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Iran test launch Simorgh satellite launcher

Iran has claimed to have successfully launched a new indigenous multi-stage satellite launch vehicle that can orbit payloads into low earth orbits, on Thursday.

But videos of the launch shows, the rocket following an erratic fli…


Iran has claimed to have successfully launched a new indigenous multi-stage satellite launch vehicle that can orbit payloads into low earth orbits, on Thursday.

But videos of the launch shows, the rocket following an erratic flight path and was stopped abruptly.

The two-stage Simorgh rocket is designed to orbit a 250 kg payload into a 500 km (311 mile) low earth orbit and did not carry a payload in this second test flight. The Simorgh had a suborbital test flight in April 2016.

The Simorgh rocket is 27 metres (89 ft) long, and has a launch mass of 87 tonnes (192,000 lb).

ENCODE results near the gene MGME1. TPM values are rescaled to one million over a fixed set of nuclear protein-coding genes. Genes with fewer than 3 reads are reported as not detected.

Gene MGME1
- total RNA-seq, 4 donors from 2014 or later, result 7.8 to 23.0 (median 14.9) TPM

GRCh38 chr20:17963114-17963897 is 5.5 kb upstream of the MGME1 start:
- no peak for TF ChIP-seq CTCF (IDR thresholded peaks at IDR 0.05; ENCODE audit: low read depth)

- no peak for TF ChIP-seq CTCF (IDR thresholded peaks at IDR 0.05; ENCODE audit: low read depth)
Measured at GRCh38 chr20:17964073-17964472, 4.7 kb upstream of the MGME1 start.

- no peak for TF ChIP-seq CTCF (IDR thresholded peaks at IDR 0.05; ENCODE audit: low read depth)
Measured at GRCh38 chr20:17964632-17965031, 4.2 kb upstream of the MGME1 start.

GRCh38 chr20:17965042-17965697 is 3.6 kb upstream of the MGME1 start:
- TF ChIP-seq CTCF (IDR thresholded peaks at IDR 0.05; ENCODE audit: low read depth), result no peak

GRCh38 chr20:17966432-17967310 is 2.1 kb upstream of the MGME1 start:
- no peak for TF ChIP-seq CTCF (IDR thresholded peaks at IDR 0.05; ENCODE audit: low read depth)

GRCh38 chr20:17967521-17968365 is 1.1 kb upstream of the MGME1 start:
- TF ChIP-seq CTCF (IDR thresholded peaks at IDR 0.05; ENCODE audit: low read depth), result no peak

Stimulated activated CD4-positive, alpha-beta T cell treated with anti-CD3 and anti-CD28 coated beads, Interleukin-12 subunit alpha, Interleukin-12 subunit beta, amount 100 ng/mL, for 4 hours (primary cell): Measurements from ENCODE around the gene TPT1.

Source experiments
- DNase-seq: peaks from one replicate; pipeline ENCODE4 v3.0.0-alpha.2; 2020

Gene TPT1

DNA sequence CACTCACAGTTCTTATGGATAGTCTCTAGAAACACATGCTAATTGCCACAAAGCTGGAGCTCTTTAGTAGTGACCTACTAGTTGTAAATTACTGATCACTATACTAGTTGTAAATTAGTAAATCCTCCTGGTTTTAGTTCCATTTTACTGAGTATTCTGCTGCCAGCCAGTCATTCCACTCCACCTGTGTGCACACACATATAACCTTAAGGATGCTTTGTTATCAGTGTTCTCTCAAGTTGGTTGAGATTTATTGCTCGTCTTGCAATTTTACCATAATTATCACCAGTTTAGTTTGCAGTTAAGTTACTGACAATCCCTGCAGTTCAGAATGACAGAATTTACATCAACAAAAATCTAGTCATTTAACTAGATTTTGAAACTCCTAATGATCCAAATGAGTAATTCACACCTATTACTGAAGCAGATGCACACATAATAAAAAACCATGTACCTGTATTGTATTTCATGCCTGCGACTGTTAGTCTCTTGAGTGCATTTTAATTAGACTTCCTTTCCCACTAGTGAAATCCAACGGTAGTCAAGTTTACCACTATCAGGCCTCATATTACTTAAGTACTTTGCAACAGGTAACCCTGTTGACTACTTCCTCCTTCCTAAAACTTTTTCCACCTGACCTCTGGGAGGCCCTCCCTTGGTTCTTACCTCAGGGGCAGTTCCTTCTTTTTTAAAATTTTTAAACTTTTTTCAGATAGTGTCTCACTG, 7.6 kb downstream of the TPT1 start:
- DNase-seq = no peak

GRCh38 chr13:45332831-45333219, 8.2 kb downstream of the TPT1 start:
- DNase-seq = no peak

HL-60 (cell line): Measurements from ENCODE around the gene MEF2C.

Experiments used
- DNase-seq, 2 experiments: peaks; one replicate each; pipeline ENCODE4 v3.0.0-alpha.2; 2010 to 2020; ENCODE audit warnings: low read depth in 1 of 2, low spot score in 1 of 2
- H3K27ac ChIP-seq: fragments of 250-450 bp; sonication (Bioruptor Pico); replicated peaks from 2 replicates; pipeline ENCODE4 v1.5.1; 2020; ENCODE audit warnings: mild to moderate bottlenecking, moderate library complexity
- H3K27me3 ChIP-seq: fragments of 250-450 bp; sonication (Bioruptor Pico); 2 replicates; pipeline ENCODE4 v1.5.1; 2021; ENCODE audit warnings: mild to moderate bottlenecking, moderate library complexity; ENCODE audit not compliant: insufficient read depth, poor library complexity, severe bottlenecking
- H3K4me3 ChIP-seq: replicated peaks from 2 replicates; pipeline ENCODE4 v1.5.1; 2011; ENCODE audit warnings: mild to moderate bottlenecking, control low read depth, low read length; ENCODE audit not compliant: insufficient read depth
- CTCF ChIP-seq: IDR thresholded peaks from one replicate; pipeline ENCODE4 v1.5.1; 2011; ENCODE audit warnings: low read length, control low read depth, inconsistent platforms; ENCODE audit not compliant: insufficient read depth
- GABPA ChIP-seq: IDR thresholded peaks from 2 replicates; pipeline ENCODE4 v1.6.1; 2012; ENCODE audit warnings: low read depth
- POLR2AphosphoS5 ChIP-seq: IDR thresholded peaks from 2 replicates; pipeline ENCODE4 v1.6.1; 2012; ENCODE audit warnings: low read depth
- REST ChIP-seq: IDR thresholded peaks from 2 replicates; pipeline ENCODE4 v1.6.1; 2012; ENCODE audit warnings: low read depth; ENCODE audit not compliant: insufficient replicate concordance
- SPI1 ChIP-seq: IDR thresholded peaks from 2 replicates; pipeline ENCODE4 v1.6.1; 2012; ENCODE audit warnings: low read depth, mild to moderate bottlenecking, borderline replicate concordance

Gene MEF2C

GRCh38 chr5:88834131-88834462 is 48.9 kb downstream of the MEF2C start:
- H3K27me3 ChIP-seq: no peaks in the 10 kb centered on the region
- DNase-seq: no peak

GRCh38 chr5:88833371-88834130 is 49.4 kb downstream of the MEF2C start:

Continuing its North Korean rocket technology heritage, the first stage of the rocket is powered by a cluster of four Nodong engines that generate a total thrust of 1,300 kN at lift off.

Iran successfully launched its first indigenous data-processing satellite, Omid (Hope), into orbit in February 2009 using the Safir-1 single stage rocket.



United States said the launch as highly provocative, and considers the rocket development as a cover to develop a long range intercontinental ballistic missile (ICBM).